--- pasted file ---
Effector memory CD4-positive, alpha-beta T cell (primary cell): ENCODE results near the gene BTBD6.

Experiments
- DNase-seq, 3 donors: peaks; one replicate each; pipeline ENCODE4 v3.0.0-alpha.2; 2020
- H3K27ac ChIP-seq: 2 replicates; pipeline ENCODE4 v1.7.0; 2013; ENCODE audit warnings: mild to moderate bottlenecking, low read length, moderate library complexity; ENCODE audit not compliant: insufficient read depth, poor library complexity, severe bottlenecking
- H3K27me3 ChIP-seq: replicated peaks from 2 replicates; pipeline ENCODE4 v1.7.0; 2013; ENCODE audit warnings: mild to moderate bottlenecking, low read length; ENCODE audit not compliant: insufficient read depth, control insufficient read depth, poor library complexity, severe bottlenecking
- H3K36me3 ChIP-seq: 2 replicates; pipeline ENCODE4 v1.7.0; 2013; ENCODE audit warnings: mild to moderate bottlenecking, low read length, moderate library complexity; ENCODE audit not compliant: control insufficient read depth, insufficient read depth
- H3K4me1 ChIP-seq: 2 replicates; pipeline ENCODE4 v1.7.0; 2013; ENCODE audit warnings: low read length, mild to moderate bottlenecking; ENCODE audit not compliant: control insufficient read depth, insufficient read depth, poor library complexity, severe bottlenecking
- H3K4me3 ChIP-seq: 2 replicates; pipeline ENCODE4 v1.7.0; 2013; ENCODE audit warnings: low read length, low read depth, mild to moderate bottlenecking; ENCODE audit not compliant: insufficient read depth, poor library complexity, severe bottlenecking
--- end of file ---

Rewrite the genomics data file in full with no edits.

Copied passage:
Effector memory CD4-positive, alpha-beta T cell (primary cell): ENCODE results near the gene BTBD6.

Experiments
- DNase-seq, 3 donors: peaks; one replicate each; pipeline ENCODE4 v3.0.0-alpha.2; 2020
- H3K27ac ChIP-seq: 2 replicates; pipeline ENCODE4 v1.7.0; 2013; ENCODE audit warnings: mild to moderate bottlenecking, low read length, moderate library complexity; ENCODE audit not compliant: insufficient read depth, poor library complexity, severe bottlenecking
- H3K27me3 ChIP-seq: replicated peaks from 2 replicates; pipeline ENCODE4 v1.7.0; 2013; ENCODE audit warnings: mild to moderate bottlenecking, low read length; ENCODE audit not compliant: insufficient read depth, control insufficient read depth, poor library complexity, severe bottlenecking
- H3K36me3 ChIP-seq: 2 replicates; pipeline ENCODE4 v1.7.0; 2013; ENCODE audit warnings: mild to moderate bottlenecking, low read length, moderate library complexity; ENCODE audit not compliant: control insufficient read depth, insufficient read depth
- H3K4me1 ChIP-seq: 2 replicates; pipeline ENCODE4 v1.7.0; 2013; ENCODE audit warnings: low read length, mild to moderate bottlenecking; ENCODE audit not compliant: control insufficient read depth, insufficient read depth, poor library complexity, severe bottlenecking
- H3K4me3 ChIP-seq: 2 replicates; pipeline ENCODE4 v1.7.0; 2013; ENCODE audit warnings: low read length, low read depth, mild to moderate bottlenecking; ENCODE audit not compliant: insufficient read depth, poor library complexity, severe bottlenecking